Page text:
Routes

Patients tolerate nasal tubes better than oral tubes, but the nasal route is associated with more frequent bleeding during insertion, erosion of the nares, and sinusitis. Nasal intubation is relatively contraindicated in patients with a fractured base of skull because of the risk of intracranial penetration. Nasogastric feeding usually starts using a 12- to 14-FG tube to allow aspiration of gastric contents to check feed absorption and administration of viscous elixirs or crushed tablets. If the nasogastric aspirates are large (i.e. more than 200-300 ml), transpyloric tube placement should be considered. Many different fine-bore enteral feeding tubes (less than 12 FG and usually 8 FG) are available. The designs vary, but all require a wire stylet or guidewire to facilitate insertion. Most have a weighted tip, although this probably does not assist transpyloric placement. Less than 50 per cent of fine-bore tubes pass through the pylorus spontaneously within 24 h of insertion, and the proportion appears to be much less in patients needing intensive care. Prokinetic drugs such as cisapride (10 mg every 6 h), metoclopramide (10-20 mg intravenously every 6 h), or erythromycin (100-200 mg intravenously) are used to assist transpyloric placement. Fine-bore tubes can also be guided through the pylorus, using fluoroscopy or endoscopy, so that the tip lies in the duodenum or jejunum. Naso- or orogastric tubes are misplaced in 0.3 to 4 per cent of blind insertions, with the most serious complications following accidental tracheal intubation. Risks can be reduced by inserting the fine-bore tube through a larger esophageal introducer. The position of the tip of a feeding tube must always be confirmed by radiography before feeding starts.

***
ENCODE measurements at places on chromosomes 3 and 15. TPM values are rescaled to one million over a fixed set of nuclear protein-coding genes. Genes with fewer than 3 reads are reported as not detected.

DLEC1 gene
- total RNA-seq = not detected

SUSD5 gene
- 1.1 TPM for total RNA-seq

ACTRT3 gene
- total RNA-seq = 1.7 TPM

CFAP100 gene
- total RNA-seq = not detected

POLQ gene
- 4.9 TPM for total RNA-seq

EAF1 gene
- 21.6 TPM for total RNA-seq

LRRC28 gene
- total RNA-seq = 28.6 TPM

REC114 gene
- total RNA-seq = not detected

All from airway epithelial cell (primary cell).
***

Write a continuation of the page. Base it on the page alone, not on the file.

Some centers favor creation of a feeding jejunostomy when critically ill patients undergo laparotomy. This allows early enteral nutrition in most patients, but complications are common compared with nasojejunal intubation. They include leaks, peritonitis, wound infection, and bowel obstruction.

The use and timing of percutaneous endoscopic gastrostomy varies between different intensive care units. The principle indication is for long-term enteral nutrition in patients with impaired consciousness or dysphagia. The tube is less likely to be accidentally removed or become blocked, medication can be given through the tube more easily, and the sinus and middle-ear problems associated with nasogastric intubation are avoided. Overall complication rates from percutaneous endoscopic gastrostomy are as high as 25 per cent. They include wound infection, leaks, and peritonitis. It is suggested that feeding by percutaneous endoscopic gastrostomy reduces the risk of pulmonary aspiration and chest infection, but this has not been confirmed.

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